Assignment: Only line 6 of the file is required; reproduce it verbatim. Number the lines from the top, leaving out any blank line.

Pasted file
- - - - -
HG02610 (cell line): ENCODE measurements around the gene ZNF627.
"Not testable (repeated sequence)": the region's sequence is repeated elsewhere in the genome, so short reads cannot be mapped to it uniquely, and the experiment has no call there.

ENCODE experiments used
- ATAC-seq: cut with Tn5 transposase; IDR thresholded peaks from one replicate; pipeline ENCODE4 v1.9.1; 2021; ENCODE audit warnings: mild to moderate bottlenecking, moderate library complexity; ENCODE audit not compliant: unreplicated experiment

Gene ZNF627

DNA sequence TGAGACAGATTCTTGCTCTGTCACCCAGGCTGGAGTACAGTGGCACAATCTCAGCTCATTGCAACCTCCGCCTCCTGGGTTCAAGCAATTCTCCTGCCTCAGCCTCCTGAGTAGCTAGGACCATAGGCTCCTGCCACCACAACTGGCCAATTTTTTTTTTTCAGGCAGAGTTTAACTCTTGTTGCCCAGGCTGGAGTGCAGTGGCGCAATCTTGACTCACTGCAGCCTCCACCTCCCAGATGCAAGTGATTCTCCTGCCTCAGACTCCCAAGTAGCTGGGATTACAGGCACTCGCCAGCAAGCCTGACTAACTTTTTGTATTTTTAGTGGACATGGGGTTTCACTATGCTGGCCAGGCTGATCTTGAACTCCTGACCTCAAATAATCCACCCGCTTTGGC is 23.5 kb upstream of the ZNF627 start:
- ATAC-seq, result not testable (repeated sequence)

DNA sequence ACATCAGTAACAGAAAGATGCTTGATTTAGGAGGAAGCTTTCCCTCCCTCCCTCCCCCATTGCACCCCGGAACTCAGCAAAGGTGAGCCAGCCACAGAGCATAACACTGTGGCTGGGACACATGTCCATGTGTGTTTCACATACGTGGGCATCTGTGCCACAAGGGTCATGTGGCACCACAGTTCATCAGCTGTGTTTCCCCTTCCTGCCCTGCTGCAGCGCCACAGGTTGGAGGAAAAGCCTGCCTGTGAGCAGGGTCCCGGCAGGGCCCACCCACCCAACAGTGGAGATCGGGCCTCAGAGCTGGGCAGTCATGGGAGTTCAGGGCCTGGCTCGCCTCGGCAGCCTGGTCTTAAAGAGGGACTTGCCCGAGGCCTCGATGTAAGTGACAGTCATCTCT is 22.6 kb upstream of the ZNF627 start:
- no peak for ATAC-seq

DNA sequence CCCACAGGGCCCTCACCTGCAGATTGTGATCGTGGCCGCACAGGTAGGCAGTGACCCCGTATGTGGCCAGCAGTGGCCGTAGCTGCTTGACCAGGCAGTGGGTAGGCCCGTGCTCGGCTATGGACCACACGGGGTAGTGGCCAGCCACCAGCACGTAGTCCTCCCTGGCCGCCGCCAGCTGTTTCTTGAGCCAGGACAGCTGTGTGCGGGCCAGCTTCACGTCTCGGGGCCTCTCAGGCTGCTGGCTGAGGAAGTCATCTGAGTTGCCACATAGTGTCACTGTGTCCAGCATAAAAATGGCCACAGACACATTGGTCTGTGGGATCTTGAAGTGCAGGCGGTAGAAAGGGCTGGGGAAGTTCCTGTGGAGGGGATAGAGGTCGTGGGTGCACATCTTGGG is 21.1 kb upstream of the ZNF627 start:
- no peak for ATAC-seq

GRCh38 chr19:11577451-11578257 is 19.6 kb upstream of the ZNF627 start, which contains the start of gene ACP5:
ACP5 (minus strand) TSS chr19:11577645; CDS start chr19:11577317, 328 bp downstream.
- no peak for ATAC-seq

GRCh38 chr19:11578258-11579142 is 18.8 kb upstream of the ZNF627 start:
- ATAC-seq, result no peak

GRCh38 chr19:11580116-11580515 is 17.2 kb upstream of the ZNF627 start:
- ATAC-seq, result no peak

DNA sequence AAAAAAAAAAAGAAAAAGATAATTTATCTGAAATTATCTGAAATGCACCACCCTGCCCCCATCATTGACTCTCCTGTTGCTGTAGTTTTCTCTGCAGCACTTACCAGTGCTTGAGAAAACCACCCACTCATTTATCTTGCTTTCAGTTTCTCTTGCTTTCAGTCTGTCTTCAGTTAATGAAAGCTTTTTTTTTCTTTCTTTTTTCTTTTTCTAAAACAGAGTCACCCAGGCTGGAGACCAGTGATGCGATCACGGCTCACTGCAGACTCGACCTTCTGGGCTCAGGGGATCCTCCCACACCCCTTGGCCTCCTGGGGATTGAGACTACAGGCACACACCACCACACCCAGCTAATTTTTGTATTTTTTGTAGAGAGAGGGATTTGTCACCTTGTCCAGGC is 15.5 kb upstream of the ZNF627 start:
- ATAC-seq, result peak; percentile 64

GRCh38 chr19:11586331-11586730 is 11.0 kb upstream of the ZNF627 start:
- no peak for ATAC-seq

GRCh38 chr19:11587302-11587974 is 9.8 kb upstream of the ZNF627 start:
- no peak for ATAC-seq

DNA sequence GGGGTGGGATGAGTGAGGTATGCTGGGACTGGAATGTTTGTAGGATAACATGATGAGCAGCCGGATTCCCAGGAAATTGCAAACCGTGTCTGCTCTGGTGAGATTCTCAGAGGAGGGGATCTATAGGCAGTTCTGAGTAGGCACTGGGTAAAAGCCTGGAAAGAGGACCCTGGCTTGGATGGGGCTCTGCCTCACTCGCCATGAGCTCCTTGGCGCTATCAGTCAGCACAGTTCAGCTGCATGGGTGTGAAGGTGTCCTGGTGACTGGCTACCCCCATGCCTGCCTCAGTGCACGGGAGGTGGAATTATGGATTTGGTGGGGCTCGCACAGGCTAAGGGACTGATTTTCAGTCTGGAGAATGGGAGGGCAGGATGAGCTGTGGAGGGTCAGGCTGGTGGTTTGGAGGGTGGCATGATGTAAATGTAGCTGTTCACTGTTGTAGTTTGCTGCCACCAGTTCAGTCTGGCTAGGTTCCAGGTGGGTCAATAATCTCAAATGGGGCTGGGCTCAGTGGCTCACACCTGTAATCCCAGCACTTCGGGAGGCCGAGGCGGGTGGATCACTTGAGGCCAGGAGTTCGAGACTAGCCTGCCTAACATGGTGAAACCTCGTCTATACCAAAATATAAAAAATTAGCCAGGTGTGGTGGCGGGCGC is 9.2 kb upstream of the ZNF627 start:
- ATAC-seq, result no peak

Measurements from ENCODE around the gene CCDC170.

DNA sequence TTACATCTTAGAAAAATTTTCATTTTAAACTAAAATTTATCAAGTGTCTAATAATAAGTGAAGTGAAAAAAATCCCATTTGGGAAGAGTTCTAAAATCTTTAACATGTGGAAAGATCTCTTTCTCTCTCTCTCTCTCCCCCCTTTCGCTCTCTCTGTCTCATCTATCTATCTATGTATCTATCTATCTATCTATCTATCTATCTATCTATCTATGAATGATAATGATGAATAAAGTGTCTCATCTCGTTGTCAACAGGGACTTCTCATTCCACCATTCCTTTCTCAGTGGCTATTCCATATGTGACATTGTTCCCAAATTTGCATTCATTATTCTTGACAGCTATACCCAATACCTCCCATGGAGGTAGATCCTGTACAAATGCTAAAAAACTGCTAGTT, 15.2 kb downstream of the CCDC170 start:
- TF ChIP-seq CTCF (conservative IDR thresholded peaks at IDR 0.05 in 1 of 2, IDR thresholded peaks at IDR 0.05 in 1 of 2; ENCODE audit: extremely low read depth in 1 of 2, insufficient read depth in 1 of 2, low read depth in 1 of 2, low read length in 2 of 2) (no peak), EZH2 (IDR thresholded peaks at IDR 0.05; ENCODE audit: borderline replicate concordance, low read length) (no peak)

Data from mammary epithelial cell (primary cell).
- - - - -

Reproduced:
DNA sequence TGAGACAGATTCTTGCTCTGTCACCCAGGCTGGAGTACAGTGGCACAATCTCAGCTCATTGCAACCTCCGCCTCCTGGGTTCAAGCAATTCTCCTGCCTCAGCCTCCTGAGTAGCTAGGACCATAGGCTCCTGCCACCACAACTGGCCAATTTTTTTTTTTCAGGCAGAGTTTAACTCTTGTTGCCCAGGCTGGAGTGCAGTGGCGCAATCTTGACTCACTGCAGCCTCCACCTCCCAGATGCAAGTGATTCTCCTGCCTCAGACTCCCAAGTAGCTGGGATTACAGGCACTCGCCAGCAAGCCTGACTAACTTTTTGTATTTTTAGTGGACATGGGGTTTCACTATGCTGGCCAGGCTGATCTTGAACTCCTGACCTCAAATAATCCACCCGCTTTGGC is 23.5 kb upstream of the ZNF627 start: